What I hadn’t expected is for the two of us to become such close friends. As we got to know each other over the year, attending local craft fairs, fashion events and catwalk shows, we realised the brand was as much about our journey as a partnership as it was about the designer’s individual stories, and could be used to promote and sell the brand.
HOW WERE ISSUES WITH PROCUREMENT SOLVED?
We managed to turn our biggest problem into our unique selling point.
To begin with we were looking for high quality unique accessories that we could purchase multiples of, to market to the UK. As we searched for designers it became more apparent that in a handmade world, where material is not always readily available, we were finding these designers didn’t have the capacity to produce large quantities of one item, and when they did, there were many differences between them.
But how many other brands could say this? We live in a mass produced world where accessories are made in China and imported in their thousands to shops across the UK. We soon realised we were giving the consumer something more. An artisan piece, beautifully crafted by hand, ethically made and with a fantastic story behind it. Until this point, I had forgotten why the girl on the tube had loved my necklace so much, and that was because no one else had it.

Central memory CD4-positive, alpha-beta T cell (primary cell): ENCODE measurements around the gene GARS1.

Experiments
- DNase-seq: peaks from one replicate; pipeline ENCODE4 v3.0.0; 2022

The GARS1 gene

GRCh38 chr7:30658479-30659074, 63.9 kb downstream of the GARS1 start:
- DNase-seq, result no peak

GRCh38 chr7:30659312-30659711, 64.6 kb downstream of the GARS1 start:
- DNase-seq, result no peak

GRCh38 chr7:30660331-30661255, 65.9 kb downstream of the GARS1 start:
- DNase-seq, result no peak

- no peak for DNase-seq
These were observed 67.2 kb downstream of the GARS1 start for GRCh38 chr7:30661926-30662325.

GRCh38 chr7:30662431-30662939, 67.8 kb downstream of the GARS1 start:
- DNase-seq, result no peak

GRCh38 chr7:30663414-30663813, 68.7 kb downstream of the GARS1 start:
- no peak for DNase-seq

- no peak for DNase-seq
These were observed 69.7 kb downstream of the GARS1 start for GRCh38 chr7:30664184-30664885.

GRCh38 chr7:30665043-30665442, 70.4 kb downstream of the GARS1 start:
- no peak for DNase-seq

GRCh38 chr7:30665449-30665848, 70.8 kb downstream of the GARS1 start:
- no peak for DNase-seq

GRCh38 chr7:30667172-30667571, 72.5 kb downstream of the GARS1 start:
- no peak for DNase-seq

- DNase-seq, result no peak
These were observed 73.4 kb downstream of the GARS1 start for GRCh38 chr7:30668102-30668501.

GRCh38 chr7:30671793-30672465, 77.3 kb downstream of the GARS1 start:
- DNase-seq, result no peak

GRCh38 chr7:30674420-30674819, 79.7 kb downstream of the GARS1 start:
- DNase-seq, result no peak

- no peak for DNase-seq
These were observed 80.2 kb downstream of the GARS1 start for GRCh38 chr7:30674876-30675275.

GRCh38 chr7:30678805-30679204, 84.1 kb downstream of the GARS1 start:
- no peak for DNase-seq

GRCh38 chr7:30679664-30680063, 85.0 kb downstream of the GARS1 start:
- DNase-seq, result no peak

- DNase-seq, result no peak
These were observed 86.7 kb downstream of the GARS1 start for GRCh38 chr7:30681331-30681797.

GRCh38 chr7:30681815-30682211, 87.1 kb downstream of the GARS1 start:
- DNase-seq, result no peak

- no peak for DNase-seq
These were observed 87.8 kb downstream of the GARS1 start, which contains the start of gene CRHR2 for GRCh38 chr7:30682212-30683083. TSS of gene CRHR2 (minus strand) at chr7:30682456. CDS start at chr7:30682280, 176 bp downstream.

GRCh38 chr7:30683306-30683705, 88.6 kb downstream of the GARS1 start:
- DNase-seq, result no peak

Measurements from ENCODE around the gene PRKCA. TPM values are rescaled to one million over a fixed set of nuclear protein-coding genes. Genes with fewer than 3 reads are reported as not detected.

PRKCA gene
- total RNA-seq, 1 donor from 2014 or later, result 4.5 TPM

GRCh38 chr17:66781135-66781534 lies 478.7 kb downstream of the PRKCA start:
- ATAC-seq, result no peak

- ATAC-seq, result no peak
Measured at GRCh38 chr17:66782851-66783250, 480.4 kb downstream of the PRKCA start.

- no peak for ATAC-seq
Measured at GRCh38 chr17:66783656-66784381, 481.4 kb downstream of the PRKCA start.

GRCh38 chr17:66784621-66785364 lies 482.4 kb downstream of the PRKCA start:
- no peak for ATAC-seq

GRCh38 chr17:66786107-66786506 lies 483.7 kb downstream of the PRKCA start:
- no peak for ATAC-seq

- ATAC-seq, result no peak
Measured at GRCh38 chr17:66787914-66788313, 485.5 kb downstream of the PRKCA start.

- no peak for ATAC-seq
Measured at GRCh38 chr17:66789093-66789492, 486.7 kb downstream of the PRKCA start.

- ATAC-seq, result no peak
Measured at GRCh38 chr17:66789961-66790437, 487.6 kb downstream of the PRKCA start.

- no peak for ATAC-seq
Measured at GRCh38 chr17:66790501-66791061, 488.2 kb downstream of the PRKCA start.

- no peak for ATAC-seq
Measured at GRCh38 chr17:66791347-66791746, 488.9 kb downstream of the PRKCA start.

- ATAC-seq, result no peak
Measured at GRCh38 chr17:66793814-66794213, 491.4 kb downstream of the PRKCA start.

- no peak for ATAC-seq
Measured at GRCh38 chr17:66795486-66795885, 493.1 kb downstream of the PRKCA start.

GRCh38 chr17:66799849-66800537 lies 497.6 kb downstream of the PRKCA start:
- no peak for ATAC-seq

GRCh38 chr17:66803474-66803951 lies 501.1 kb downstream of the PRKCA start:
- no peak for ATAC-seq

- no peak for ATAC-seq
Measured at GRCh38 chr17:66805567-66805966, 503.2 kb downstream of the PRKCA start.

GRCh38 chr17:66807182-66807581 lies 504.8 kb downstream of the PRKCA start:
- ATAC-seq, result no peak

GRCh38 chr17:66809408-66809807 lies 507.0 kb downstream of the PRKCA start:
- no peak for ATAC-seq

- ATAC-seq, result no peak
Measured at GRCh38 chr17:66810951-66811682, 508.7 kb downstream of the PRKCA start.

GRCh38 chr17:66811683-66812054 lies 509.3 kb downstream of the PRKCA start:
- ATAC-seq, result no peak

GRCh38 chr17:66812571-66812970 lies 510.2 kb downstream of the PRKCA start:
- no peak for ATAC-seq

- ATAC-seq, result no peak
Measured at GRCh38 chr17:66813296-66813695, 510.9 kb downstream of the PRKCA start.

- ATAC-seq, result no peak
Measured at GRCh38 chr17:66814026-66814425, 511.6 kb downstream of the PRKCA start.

You cannot uniform Africa, you need to understand it, and love it for what it is.
Colourful. Vibrant. Ever so slightly chaotic. We made the decision to showcase the designs as they came, and as long as they were stylish, handmade and contemporary with an African twist. They were true to the LONDONAIROBI brand.
Our ethos became; ‘OWN A LITTLE PIECE OF AFRICA’
BUILDING THE BRAND
As a designer, I used all the brand experience I had learnt over my career to create a strong, differentiating design that reflected all the values that were so important to us.
We wanted a brand that represented us, the two girls setting up this venture on opposite sides of the world.